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Beato Novas v. Joseph D. Zuckerman

New York Supreme and/or Appellate Courts Appellate Division, First Department


March 27, 2012

BEATO NOVAS,
PLAINTIFF-APPELLANT,
v.
JOSEPH D. ZUCKERMAN, M.D., DEFENDANT-RESPONDENT, DR. AHN, ET AL., DEFENDANTS.

Novas v Zuckerman

Published by New York State Law Reporting Bureau pursuant to Judiciary Law § 431.

This opinion is uncorrected and subject to revision before publication in the Official Reports.

Decided on March 27, 2012

Saxe, J.P., Sweeny, Catterson, Renwick, Manzanet-Daniels, JJ.

Judgment, Supreme Court, New York County (Alice Schlesinger, J.), entered April 16, 2010, after a jury trial, in an action alleging medical malpractice, dismissing the complaint as against defendant Joseph D. Zuckerman, M.D., unanimously affirmed, without costs.

CPLR 3117(a)(2) provides that "so far as admissible under the rules of evidence," a party's deposition "may be used for any purpose by any party who was adversely affected when the deposition testimony was given or who is adversely interested when the deposition testimony is offered in evidence." However, although deposition testimony is generally admissible under CPLR 3117(a)(2), that section does not constitute an "absolute and unqualified right to use the deposition at any time during the course of trial" (Feldsberg v Nitschke, 49 NY2d 636, 643 [1980]). The trial court retains discretion concerning the admissibility of such evidence and its exercise of discretion "is not reviewable save for a clear abuse of discretion" id.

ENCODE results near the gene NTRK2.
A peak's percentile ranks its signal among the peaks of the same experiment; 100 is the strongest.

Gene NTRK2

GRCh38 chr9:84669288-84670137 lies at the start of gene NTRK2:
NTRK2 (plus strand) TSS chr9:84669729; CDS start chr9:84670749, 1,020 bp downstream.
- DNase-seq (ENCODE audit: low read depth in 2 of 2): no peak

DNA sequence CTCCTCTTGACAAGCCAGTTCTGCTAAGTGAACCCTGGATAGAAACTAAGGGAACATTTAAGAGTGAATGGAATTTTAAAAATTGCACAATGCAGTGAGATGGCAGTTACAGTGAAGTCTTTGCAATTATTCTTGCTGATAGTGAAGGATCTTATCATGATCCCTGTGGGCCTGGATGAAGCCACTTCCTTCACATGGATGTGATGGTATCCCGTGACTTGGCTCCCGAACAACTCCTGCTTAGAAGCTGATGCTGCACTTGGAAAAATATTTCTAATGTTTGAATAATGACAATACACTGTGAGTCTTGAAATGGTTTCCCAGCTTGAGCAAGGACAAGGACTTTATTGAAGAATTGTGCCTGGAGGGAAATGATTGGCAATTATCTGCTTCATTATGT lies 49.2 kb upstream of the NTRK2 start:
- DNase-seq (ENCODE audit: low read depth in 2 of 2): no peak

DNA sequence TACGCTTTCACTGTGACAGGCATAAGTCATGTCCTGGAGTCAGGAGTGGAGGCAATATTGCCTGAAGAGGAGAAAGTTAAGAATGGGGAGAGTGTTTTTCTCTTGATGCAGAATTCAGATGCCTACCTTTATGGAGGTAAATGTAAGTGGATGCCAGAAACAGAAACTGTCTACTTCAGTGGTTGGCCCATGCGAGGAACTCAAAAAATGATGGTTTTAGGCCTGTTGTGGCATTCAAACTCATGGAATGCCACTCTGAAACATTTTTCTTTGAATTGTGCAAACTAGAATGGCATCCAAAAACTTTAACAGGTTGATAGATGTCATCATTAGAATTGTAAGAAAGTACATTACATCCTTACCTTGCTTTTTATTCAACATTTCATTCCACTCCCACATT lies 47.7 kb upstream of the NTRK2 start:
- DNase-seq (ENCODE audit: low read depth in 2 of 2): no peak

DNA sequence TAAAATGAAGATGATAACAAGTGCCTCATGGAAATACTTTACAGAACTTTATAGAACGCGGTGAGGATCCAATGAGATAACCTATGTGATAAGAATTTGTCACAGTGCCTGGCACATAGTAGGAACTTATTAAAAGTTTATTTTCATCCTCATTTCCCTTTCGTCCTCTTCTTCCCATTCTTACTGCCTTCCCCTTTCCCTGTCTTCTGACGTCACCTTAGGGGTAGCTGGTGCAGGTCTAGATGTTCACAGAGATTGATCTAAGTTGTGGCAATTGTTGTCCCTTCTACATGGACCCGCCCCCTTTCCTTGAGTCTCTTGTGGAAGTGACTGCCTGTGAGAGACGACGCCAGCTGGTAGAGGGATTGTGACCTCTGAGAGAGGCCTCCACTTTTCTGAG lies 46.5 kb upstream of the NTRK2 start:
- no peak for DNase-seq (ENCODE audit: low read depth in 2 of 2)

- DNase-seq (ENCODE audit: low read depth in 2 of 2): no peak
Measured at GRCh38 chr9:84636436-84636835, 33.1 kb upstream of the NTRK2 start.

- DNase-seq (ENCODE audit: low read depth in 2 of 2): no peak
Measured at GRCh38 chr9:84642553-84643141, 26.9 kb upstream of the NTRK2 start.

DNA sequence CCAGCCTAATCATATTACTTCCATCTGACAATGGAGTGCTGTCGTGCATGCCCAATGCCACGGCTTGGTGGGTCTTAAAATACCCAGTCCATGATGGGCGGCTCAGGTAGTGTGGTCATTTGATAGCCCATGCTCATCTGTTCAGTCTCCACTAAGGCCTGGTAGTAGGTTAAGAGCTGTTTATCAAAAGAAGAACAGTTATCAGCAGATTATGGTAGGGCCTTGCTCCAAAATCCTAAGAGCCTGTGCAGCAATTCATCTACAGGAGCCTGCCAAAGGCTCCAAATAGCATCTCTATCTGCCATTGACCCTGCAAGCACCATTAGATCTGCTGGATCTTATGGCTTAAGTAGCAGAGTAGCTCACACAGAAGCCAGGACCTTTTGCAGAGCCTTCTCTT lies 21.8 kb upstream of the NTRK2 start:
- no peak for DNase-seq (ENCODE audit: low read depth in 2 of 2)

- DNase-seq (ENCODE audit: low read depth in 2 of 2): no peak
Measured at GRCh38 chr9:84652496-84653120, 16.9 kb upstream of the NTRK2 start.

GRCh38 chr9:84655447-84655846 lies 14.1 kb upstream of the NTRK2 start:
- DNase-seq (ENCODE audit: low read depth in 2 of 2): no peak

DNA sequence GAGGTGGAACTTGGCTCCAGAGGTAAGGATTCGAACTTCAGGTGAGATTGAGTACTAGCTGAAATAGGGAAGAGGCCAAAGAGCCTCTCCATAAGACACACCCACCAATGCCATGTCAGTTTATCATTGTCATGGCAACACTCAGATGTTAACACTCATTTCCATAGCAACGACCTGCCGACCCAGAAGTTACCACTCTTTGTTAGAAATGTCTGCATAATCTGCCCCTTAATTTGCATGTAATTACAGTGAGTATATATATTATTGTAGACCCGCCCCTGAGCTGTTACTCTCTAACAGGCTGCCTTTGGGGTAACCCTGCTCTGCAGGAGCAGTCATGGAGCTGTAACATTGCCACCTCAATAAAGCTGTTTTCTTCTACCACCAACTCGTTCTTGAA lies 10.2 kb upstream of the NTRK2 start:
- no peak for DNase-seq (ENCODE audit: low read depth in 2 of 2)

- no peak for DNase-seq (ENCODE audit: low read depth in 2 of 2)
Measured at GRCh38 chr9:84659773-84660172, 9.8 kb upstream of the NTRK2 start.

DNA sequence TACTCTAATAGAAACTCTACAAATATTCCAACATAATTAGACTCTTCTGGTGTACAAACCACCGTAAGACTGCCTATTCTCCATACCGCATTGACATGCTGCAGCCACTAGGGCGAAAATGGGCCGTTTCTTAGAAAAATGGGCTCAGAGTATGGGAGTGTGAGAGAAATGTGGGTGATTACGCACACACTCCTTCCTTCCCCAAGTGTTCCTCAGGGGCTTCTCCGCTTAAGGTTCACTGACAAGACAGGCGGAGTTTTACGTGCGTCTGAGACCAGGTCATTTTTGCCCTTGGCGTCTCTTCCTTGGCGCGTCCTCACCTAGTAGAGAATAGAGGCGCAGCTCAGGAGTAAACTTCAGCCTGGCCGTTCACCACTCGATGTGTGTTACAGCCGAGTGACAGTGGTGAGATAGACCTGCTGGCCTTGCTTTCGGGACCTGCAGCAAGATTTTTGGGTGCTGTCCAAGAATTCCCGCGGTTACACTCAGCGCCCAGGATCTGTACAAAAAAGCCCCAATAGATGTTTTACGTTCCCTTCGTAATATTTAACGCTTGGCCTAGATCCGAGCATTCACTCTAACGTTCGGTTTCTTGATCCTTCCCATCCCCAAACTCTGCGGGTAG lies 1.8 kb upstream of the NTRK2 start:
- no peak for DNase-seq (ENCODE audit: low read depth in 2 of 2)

Here, the trial court providently exercised its discretion in denying plaintiff's application to introduce into evidence portions of Dr. Zuckerman's deposition testimony. The testimony at issue concerned the necessity of full-length and/or standing leg X rays to measure plaintiff's joint-line on his knee. Contrary to plaintiff's contention, the proffered testimony would not have rebutted the testimony of defendant's expert, who only testified as to the amount of femoral bone removed. The expert did not testify as to measuring the joint line, nor the type of X rays needed to measure the joint line. Moreover, the preclusion of the testimony was not prejudicial to plaintiff's case, since the testimony of defendant's expert was based on X rays that were already in evidence (see e.g. Gogatz v New York City Tr. Auth., 288 AD2d 115, 116 [2001]).

The jury's verdict was based upon a fair interpretation of the evidence (see generally McDermott v Coffee Beanery, Ltd., 9 AD3d 195, 206 [2004]). The evidence supported the jury's finding that defendant was not negligent in removing the amount of femoral bone during plaintiff's knee replacement surgery, so as not to alter the joint line.

THIS CONSTITUTES THE DECISION AND ORDER OF THE SUPREME COURT, APPELLATE DIVISION, FIRST DEPARTMENT.

ENTERED: MARCH 27, 2012

CLERK

20120327

© 1992-2012 VersusLaw Inc.



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